FRIENDS CONTINUE WITH THEIR DISCUSSIONS.

Say it to the Nibban Zay Stall Donors, Helpers, and Attendees

Friend: What would you like to tell Azusa Nibban Zay attendees, stall keepers and helpers?

130 attendees limit

Friend: Azusa Temple cannot become a cultural center or a heritage center like Bodh Gaya. Nor a theme park like Disneyland. It isn’t meant to be one.

What the monk envisions is a delusion and a fallacy. This fallacy, when unchecked, can terribly harm the Temple, even to the point of Temple’s closure. So read carefully and you be the judge!

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Do you realize that there is such a thing as a Temple permit?

Never thought of that?

Azusa Temple permit has a low limit of only 130 attendees, at any one time.

Surprised?

———————————————————————

The CUP (Conditional Use Permit) is subject to annual review!

It is revocable at any time!

Surprised again?

Did the monk tell you this?

Why didn’t he?

Shocked?

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Naive Admission

Friend: Already, the monk brags about busloads of 180 visitors or more. He is even giving it a good positive spin. He says it’s promoting our culture, something to be proud of.

Scandalous!

Never ending expansions

Friend: He purposely injects “culture” to confuse the situation. He is justifying his need for some “never ending” expansions with no report, whatsoever, forthcoming, on where the money will actually go.

Friend: “Never ending” Iraq and Afgani wars analogy comes to mind. Good only for the War Lobby. Fat defense contracts!

Friend: To me, the big Dhamma Hall, the spacious land, and nearby property are already more than enough in accommodation! Who could have asked for anything more?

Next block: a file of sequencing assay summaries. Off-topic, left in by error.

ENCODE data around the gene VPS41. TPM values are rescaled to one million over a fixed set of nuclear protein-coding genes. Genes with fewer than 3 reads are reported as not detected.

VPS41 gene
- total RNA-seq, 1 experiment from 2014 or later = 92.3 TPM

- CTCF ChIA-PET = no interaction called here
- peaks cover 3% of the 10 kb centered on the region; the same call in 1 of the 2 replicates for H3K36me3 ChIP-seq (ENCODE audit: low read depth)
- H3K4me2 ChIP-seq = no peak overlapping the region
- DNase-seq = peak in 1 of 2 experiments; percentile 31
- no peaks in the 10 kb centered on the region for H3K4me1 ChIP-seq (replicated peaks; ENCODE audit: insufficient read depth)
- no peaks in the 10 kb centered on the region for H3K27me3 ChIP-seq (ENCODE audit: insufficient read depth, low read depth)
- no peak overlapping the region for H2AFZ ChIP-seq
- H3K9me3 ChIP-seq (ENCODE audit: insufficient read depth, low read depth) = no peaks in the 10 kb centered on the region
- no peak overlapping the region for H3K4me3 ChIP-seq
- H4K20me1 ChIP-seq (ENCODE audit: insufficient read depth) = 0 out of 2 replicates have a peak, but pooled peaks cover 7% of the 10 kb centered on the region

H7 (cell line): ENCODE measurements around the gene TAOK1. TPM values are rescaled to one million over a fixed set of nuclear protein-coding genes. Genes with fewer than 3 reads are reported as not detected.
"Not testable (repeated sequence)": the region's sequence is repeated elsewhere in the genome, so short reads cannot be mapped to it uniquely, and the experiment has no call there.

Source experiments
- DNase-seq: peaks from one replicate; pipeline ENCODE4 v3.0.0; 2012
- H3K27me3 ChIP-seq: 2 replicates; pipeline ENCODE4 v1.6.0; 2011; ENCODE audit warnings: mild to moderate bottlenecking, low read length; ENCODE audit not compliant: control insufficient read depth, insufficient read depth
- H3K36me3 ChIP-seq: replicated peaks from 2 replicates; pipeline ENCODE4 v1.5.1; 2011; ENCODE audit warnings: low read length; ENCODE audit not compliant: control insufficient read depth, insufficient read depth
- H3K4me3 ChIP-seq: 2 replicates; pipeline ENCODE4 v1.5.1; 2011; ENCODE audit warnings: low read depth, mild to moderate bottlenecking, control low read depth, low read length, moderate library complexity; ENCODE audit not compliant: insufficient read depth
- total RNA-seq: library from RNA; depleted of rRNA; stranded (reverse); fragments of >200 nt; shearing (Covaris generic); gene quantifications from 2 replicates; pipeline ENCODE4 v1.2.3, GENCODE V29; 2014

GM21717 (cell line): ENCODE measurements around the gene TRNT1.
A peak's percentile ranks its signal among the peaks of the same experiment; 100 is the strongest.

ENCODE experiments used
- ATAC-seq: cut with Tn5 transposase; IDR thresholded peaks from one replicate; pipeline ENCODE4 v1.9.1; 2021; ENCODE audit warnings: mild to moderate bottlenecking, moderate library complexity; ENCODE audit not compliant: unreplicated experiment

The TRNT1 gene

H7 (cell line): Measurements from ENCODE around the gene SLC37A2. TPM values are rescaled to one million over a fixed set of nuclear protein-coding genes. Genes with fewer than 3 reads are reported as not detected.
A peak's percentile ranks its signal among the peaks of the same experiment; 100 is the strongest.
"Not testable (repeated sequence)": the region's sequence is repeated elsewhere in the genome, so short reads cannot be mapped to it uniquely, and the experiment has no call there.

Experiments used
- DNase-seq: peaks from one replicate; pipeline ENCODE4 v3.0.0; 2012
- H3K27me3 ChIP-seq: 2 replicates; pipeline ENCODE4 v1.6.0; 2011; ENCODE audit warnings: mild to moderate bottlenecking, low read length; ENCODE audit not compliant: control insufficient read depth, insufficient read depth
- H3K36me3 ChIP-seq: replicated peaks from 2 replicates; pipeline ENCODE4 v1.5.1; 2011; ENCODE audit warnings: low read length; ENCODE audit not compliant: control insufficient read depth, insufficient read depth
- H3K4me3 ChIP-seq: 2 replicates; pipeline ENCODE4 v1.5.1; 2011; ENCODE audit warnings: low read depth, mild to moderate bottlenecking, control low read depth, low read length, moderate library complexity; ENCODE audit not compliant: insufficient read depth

Even the nat/spirits cannot fulfill a man’s (or a monk’s) enormous and endless needs!


Damaging

Friend: The monk has already totally forgotten about the official City permit ceiling of 130 attendees. His brash admission, in writing, about busloads of visitors exceeding 130, at a time; is in itself, already damaging to the Temple.

Friend: Why do you say that?


Credibility

Friend: Doing anything illegal or against public policy opens up, oneself and the temple, to a credibility attack. In litigation, this lack of credibility means that you have already lost your case. The jury or the judge won’t believe you anymore.

The monk’s brash but naive admission, about busloads of visitors going over the legal limit, fits this category.

Friend: One instance only?

Pattern

Friend: Another time, the naive monk admitted in a flyer that he “doctored” sponsorship bank balances (to the US Consul) with help from “knowledgeable” accessories.

Friend: Moreover, he again sent out flyers asking for statue donations, when the donations were all already received in full.

Friend: How foolish and naive can a monk be! A pattern of reckless behavior. He and his adviser must have thought he is a living god and is well above US laws.


Gullible Laity

Friend: Lay people, too. How gullible can some be! “Never ending” projects are white elephants. They are not needed. These people are not discerning. They are too trusting.

Rather than being a boon, these superfluous projects can pose great dangers to the Temple’s operating permit.

Example: The guest shed will ensure that the allowed 130 persons permit level would be broken with impunity, again and again. Do you honestly want that?

Without first raising the permit level, would you honestly let somebody push the Temple off the cliff? Would you be comfortable with just getting your ku tho’s and not lift a finger?


Enough Funds, what happened to them?

Friend: The Temple allegedly has between $ 50,000 to $ 100,000 funds. That’s why the monk won’t publish the money reports nor the Nibban Zay reports. The monk never denies these alleged funds’ existence, even up to now.

Why support the current Nibban Zay when there allegedly are enough funds already?


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